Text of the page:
A Food Fun Travel Guest Post
There’s so much to love about traveling. Whether it’s new sights, adventure, or just relaxation, there’s always something to enjoy. Even if it’s just the pleasure of getting away from the day-to-day worries that students face quite often like “who can rewrite my paper or when should I clean my dorm room”. You can worry about writing your paper or editing the one you had to rewrite or tiding up your place later!
One of the most pleasant activities while traveling is food! Everyone likes a taste of the exotic, traditional or classical cuisine, but how can you find it on a shoestring budget? What are the cheapest ways to eat the best food? These seven tips can help you fill your belly and leave your wallet with only a few bucks missing by using the tips on the cheapest way to eat.
Try Street Food
It’s something that a lot of people are squeamish about, but it’s the best place to find cheap foods to eat, especially in a foreign country. Street food is normally something that the locals eat, making it more authentic than what you can find in the big-name restaurants. You’ll also be charged a lot less for cooking and serving. Just make sure that the hygiene standards are up to snuff. If it looks alright, be brave and try it!
Eat at Local Restaurants
Tourist areas tend to have two types of restaurants: Big, well-known places that are tourist havens and smaller, quieter eateries for the locals. If you want to eat cheap, you should look for the latter. Search for the restaurants that advertise mostly in the local language, or that a lot of tourists don’t see. Ask anyone you meet who lives in the area, including those working at tourist locations, for their suggestions. They’re more likely to be the real deal.
Bakeries, Pubs, and Coffee Shops
Everywhere in the world, there are those little, hole-in-the-wall places where people go for a quick bite or a small pick-me-up. For those without a lot of money to spare and who wants to have cheap food to eat, finding a pub, bakery, or a similar place is a way to sample the local fare without having to shell out big bucks.
Your Hotel Matters
And we’re not just talking about room service here! The hotel you stay at can make or break your attempts to eat cheaply. If you stay in a tourist haven (or, worse, a big brand hotel), you’re probably only going to be pointed towards the standard tourist attractions. But if you stay at that charming local bed and breakfast, or even a hostel, the management can probably point you towards more authentic options. An even better option might be an Airbnb room, where you can talk to your hosts (who should be local) about the best places to grab some grub.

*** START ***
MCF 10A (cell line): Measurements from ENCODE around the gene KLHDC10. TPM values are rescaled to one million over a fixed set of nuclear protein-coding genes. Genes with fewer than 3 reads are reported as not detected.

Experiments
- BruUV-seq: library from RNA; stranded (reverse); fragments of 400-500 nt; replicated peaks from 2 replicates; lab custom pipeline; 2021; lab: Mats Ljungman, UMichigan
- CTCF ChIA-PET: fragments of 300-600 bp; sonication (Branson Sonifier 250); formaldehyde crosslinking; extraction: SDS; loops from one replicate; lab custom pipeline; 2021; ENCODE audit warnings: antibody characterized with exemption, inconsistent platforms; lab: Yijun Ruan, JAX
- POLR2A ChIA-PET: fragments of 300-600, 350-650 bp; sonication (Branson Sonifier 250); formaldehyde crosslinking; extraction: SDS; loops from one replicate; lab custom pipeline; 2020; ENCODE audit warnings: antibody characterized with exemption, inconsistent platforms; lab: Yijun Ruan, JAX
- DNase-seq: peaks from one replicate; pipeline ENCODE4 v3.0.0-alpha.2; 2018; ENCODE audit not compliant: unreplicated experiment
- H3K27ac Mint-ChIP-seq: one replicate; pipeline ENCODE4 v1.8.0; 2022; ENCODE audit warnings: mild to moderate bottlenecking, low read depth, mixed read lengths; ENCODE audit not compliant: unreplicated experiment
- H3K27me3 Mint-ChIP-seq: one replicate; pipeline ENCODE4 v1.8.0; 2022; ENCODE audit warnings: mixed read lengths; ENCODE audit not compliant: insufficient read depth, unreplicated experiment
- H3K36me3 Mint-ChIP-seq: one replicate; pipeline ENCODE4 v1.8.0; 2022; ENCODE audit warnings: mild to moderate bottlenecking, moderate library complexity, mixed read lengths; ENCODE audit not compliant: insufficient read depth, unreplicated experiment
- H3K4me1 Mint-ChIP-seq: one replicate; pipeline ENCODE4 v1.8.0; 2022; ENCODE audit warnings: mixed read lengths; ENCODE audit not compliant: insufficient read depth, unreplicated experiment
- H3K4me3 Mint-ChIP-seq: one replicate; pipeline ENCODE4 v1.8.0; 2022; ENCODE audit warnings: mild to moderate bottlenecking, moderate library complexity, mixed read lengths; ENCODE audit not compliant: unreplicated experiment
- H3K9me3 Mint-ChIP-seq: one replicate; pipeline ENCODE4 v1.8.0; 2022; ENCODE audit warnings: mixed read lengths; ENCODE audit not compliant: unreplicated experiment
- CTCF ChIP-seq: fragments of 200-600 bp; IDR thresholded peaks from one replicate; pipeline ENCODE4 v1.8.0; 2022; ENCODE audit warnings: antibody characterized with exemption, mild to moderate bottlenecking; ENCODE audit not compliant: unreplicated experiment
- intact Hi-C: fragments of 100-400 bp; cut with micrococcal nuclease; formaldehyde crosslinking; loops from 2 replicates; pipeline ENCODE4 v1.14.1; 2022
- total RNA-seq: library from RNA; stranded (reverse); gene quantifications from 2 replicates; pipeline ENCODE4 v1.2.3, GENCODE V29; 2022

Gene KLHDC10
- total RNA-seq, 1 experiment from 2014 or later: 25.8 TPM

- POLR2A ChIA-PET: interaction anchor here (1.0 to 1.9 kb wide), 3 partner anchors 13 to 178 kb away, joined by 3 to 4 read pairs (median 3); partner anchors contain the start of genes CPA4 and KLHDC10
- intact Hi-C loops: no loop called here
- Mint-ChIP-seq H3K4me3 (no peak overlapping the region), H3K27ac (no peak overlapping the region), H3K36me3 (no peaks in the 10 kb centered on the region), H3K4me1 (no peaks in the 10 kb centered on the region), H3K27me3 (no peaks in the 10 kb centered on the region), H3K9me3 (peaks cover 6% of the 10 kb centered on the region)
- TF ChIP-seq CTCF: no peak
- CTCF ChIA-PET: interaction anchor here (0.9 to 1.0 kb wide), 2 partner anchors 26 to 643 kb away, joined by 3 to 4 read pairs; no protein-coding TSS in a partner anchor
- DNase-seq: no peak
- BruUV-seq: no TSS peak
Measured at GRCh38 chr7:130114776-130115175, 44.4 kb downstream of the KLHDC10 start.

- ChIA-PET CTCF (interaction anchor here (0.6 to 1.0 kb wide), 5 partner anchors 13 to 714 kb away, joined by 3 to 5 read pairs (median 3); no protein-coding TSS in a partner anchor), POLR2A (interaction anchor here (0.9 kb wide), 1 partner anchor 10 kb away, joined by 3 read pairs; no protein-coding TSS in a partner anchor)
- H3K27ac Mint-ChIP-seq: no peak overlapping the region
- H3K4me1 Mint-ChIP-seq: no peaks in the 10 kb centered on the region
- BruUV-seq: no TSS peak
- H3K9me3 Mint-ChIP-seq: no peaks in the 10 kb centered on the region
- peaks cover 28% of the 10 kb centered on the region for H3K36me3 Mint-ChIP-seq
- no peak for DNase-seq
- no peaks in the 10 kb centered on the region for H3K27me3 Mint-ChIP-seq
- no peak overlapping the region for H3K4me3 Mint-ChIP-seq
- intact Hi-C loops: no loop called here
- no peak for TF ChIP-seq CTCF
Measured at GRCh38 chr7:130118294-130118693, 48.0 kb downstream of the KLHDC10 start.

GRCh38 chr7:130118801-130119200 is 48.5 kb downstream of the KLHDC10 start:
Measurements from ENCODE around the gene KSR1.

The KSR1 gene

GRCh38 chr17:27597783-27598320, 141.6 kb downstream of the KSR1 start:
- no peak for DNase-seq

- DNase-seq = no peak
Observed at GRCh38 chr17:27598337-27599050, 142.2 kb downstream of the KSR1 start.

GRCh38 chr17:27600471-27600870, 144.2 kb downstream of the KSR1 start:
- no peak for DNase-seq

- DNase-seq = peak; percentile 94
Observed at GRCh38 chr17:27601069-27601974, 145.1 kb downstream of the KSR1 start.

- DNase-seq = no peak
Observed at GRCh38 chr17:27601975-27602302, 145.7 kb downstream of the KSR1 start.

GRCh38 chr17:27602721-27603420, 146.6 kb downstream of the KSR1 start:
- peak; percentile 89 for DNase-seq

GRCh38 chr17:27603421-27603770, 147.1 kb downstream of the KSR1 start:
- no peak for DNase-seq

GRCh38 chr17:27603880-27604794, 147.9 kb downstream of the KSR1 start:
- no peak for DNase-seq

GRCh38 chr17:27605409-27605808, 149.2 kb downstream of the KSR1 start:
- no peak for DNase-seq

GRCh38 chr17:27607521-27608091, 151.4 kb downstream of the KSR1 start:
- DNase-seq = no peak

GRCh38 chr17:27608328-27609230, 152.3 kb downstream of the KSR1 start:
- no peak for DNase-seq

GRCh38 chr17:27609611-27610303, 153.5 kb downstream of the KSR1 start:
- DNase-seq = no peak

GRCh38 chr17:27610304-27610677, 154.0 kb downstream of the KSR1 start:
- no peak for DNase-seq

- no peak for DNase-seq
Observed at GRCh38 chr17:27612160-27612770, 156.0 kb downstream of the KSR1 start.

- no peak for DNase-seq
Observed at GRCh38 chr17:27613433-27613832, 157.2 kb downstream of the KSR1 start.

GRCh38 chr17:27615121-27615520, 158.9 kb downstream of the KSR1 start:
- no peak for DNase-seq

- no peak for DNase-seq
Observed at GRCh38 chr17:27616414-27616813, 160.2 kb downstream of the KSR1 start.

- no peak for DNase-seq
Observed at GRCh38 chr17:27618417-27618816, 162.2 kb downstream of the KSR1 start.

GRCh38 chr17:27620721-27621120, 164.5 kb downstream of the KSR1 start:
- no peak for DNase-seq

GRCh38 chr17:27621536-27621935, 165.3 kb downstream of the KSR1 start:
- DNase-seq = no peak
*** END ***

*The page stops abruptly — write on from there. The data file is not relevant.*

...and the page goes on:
Hit the Grocery Store
The grocery store is the best place to go for food, even if you don’t plan on cooking it yourself. Just make sure that it’s a local store and not that city’s branch of the Value Mart. Most grocery stores offer some food already prepared, and some have a full menu available in the back.
Go to the Locals
This is the big tip. Locals always know the best places to eat for cheap, because they live there! To them, buying food in the area is an everyday thing; they can’t usually afford to treat every day like a vacation. Ask them where they go to eat after a long day when they don’t feel like cooking. You might have to filter out some fast food suggestions, but when you get to the local places, you’re on the right track! Even better if you can find people pointing you to someone by their name.
Explore a Farmer’s Market
A farmer’s market sells what has been grown and made in the area, and they are always targeted towards locals. Because of this, if you’re willing to get your hands a little dirty and try something new, you can’t do much better. Look at the local newspapers for guidance as to when and where farmer’s markets gather. Head there and take a look. Many of the sellers are happy to tell you the best way to prepare local dishes, and some people even sell food ready-made.
There are plenty of ways that you can find the delicious, exotic food you want while saving big. If you can break out of the tourist rut into the local scene, there’s a lot available to you. Budgets don’t mean that you have to do without. From local grocery stores to pubs, to even more, there’s an option that will suit everyone. So head out, grab a fork (or spoon, or pita, or wet wipes), and dig in!